Mike’s attitude was common.
“We’re in the Midwest and people don’t like to be told what to do,” said Kourtney, a 28-year-old accountant. “Until people go through such a sudden loss, they don’t understand the severity of it.”
The state’s governor, Kristi L. Noem (R), has rejected virus restrictions, refusing to mandate mask-wearing and promising to defy the Biden administration if the new president requires face covering. Over the summer, Noem welcomed visitors to huge, mostly unmasked events like the July fireworks display at Mount Rushmore, where Trump spoke, and the Sturgis motorcycle rally in August, a superspreader event that infected more than 330 people.
In mid-October, Denne fell ill. Admitted to the hospital two days later, he was put on a ventilator and had to be airlifted to a bigger facility in Sioux Falls, where he died on Nov. 6.
His family’s last contact with him came via FaceTime on Oct. 24. The descent was, Kourtney said, “a mind-blowing three weeks.”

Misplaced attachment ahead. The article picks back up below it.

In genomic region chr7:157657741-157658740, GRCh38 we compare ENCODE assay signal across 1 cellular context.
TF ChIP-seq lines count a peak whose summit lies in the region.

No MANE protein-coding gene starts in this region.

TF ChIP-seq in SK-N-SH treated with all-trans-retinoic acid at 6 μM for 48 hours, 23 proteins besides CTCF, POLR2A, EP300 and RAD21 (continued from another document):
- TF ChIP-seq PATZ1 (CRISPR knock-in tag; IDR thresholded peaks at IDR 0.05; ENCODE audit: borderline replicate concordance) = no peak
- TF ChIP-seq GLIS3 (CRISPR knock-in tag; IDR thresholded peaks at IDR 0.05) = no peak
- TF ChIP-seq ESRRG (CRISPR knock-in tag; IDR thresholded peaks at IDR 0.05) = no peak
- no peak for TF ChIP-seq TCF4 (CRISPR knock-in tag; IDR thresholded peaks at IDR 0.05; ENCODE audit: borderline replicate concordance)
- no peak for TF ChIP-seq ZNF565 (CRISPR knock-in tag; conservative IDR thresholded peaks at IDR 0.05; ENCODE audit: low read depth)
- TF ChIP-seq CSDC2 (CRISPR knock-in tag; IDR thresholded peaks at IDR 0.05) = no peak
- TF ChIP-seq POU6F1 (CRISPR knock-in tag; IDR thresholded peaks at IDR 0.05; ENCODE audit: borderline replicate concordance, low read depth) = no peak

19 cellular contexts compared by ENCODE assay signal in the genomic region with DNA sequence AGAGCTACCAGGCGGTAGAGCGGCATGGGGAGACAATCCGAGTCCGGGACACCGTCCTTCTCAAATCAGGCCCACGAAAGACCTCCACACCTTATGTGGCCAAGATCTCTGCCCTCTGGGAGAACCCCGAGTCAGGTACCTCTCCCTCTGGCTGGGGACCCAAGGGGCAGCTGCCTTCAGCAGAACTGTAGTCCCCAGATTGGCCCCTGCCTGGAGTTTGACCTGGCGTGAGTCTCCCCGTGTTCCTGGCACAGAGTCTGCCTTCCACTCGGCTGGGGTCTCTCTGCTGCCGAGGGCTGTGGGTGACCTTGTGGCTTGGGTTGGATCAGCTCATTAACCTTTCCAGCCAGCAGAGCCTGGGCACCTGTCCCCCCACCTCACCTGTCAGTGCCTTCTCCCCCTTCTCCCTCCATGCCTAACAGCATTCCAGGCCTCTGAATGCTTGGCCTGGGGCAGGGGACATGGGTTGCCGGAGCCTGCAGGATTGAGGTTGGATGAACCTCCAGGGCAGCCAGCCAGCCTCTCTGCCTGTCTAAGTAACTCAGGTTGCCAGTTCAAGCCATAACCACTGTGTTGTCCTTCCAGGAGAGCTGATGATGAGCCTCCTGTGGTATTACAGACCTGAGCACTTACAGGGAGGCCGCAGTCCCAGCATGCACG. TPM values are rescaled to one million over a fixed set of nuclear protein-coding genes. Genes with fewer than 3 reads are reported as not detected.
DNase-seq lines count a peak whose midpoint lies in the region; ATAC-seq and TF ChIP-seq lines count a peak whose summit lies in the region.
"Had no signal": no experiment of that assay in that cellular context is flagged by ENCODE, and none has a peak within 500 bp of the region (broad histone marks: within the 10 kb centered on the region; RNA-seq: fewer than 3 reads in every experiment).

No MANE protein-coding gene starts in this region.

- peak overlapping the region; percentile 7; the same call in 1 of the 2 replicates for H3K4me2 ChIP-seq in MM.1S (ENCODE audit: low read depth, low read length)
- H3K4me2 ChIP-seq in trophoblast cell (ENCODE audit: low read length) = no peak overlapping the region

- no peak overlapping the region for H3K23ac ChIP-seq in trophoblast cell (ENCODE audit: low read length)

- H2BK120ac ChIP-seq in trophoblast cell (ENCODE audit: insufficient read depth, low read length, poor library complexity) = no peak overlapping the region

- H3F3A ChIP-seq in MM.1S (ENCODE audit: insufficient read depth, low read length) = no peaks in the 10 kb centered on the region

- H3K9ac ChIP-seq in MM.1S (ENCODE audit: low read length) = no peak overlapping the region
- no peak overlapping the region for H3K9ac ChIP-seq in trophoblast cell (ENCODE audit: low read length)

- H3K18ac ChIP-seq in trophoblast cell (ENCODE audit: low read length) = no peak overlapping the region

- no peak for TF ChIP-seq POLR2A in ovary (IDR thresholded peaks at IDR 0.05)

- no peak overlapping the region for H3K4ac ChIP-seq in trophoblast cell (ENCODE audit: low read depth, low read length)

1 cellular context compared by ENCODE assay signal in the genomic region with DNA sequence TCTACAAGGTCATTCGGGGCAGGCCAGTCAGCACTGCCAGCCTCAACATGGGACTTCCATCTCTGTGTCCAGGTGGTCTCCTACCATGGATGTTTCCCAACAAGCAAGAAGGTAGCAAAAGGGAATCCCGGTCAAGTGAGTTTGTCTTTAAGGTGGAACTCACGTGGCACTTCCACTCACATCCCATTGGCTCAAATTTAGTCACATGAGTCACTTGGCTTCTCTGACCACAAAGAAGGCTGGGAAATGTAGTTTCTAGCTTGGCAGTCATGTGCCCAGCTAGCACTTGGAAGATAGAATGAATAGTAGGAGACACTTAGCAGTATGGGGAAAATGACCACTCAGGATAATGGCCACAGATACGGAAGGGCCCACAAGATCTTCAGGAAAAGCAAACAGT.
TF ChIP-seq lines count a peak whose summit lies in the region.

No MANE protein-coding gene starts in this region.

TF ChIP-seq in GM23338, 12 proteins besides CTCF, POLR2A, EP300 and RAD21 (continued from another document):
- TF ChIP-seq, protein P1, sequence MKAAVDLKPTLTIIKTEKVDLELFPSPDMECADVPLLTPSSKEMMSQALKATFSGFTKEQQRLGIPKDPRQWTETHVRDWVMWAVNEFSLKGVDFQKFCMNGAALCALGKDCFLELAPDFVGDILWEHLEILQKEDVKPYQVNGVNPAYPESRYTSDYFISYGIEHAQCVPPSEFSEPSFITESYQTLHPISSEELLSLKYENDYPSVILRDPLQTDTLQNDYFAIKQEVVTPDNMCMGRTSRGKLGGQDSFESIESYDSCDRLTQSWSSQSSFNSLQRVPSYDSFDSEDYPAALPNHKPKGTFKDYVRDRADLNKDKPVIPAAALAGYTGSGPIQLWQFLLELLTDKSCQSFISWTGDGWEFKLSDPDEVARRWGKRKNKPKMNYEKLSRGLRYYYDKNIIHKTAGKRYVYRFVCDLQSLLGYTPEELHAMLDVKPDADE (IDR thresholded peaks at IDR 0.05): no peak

Cases in the Dakotas have piled up at the nation’s highest per capita rates this fall. In Mitchell, the mounting misery changed some minds, but not many. The school system mandated masks for students and staff, making in-person classes possible. But when the town council voted last month to impose a mask requirement, opponents raised a stink and the council scrapped most of the penalties for violators.
Denne — who left behind his wife of nearly five decades, Gail, along with four children, nine grandchildren and two great-grandchildren — was still conscious at the hospital when his son texted him about a lock job. Denne didn’t reply. Later, on what would be their final FaceTime call, Cody asked why he hadn’t responded.
His father said: “You gotta learn on your own.”
Wilson reported from Stockton, Calif., and Hernández reported from San Antonio. Annie Gowen in Mitchell, S.D.; Shayna Jacobs in New York and Lori Rozsa in Miami contributed to this report.